Not Hidden


As the holidays are approaching. Many people begin to reflect on the homeless people. People may volunteer in soup kitchens for Thanksgiving and it’s a good feeling. The problem I am concerned with are people forget the homeless after they have done their good deeds. Thanks to the modern technology there has been improvement on calculating the people who live in the streets or in tents.

“These reforms have substantially improved the accuracy of the census, with one analyst estimating that the percentage of the overall population that was mistakenly not counted (the ‘net under-count’) has steadily declined for the most of the past half-century -from 5.4% in 1940 to 1.2% in 2000  (Kearns, B. pg. 8).”

People will continue to argue and debate about the negative findings of the homeless, but the problem will not go away. They are not hidden and the homeless has daily needs just as well as others . There are many people who can relate that they are one paycheck away from being in the same position. But until a person has been in the real predicament, it is a different world. Some people take for granted the conditioned homes, clean clothes, the easy access to the refrigerator anytime, running hot water, transportation, convenient medical attention, etc. The list goes on as one ponders.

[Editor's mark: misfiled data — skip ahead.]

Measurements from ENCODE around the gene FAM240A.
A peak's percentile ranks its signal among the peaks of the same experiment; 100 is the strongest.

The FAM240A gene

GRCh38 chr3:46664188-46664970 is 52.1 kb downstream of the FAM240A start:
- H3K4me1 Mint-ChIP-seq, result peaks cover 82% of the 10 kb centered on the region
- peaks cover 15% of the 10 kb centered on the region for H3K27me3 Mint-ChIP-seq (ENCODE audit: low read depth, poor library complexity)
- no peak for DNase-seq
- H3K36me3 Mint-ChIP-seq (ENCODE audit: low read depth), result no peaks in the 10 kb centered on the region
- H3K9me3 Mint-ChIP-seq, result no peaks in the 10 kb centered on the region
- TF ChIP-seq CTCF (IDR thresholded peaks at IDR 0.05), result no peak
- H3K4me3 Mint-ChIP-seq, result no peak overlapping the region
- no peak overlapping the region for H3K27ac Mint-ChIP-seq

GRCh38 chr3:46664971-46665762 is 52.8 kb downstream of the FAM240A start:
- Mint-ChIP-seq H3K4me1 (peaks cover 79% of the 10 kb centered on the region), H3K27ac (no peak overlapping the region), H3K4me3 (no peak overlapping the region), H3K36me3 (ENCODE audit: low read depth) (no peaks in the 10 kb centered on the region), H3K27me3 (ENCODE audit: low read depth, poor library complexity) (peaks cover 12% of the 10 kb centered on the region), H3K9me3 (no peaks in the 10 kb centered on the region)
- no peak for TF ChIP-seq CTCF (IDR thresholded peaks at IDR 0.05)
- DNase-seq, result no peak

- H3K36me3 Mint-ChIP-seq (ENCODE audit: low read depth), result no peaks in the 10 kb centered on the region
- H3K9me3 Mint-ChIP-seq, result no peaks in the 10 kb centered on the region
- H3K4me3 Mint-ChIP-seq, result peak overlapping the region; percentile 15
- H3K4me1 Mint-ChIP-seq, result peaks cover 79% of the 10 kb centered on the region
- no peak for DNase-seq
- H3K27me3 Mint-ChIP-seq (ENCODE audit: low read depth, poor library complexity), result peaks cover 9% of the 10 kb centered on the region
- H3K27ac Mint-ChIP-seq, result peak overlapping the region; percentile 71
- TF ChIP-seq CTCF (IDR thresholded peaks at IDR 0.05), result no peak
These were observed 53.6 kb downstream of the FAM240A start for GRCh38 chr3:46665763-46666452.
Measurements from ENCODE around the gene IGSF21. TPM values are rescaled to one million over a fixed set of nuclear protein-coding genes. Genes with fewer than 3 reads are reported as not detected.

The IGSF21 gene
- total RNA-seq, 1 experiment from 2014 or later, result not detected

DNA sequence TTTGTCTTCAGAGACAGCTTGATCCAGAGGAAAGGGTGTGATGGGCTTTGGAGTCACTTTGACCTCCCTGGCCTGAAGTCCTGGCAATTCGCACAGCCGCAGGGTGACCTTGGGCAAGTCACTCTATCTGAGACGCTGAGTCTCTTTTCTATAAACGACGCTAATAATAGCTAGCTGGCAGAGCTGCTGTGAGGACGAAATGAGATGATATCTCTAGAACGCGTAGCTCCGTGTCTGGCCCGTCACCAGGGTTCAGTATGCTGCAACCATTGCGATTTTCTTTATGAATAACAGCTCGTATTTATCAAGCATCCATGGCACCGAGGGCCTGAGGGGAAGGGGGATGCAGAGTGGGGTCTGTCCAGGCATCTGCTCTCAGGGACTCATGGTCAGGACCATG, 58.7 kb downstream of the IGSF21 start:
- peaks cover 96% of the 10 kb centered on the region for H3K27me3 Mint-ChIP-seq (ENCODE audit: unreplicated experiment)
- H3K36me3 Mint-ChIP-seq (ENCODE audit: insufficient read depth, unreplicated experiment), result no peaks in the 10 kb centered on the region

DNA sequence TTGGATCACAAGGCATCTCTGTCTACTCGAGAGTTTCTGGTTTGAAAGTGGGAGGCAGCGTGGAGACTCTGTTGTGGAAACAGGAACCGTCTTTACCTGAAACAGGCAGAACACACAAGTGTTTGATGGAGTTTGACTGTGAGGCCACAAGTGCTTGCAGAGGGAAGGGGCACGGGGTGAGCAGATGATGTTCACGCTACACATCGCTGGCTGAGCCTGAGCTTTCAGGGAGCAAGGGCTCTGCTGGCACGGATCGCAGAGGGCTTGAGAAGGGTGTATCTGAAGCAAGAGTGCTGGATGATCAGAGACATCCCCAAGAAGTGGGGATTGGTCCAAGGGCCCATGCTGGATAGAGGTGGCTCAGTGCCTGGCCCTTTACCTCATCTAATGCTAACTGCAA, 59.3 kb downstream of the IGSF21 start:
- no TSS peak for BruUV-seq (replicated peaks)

Some people are happy with the tent being secured in the ground, finding something to eat, hoping to not get injured or bitten, and being less conspicuous of the living situation to the outside world. Deemed as an outcast to the regular population, survival is the main emphasis for most homeless people.

“While circumstances can vary, the main reason people experience homelessness is because they cannot find housing they can afford. It is the scarcity of affordable housing in the United States, particularly in more urban areas where homelessness is more prevalent, that is behind their inability to acquire or maintain housing.

By the numbers:

  • There are 633,782 people experiencing homelessness on any given night in the United States.
  • Of that number, 239,403 are people in families, and
  • 392,945 are individuals.
  • Slightly fewer than 16 percent of the homeless population are considered “chronically homeless,”and
  • About 10 percent of the homeless population – 62,619 – are veterans (, Snapshot-of-homelessness,2013).”

Without the concrete foundation of securing finances and a weak support system, it is more probable for an individual or a family to become homeless. Securing finances can be challenging and an uphill battle for an individual or for families (who are making certain wages) can only afford the basic necessities. So technically, a family who are claiming they are one paycheck away from being homeless are not lying.


Work Cited:

Kearns, B. Down For The Count: Overcoming the Census’s Neglect of the Homeless. Retrieved: 2013

Retrieved 2013.





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